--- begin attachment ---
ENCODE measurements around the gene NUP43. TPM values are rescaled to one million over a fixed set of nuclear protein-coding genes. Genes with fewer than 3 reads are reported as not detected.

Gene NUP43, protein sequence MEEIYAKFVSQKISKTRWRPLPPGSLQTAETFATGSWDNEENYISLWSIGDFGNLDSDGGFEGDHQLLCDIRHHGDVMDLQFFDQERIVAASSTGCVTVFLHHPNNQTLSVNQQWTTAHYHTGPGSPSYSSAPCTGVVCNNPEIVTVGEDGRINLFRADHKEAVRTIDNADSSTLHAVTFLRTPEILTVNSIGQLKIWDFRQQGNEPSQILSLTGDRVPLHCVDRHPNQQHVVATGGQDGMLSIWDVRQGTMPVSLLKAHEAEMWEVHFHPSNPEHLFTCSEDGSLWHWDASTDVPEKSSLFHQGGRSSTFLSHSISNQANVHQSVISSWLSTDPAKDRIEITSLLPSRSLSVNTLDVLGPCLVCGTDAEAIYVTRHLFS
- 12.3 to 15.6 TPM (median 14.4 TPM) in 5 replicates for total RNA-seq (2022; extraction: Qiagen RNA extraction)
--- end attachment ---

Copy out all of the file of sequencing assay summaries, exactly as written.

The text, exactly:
ENCODE measurements around the gene NUP43. TPM values are rescaled to one million over a fixed set of nuclear protein-coding genes. Genes with fewer than 3 reads are reported as not detected.

Gene NUP43, protein sequence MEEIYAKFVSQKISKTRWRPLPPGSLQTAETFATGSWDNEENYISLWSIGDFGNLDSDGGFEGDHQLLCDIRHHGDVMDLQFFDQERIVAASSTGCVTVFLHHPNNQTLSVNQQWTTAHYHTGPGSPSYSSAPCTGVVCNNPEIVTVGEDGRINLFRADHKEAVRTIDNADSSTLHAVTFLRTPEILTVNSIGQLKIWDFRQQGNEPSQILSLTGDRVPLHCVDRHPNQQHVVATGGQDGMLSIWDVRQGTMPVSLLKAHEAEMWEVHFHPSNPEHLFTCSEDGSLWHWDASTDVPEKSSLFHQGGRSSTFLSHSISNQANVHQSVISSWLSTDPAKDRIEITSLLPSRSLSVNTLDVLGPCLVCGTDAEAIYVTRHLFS
- 12.3 to 15.6 TPM (median 14.4 TPM) in 5 replicates for total RNA-seq (2022; extraction: Qiagen RNA extraction)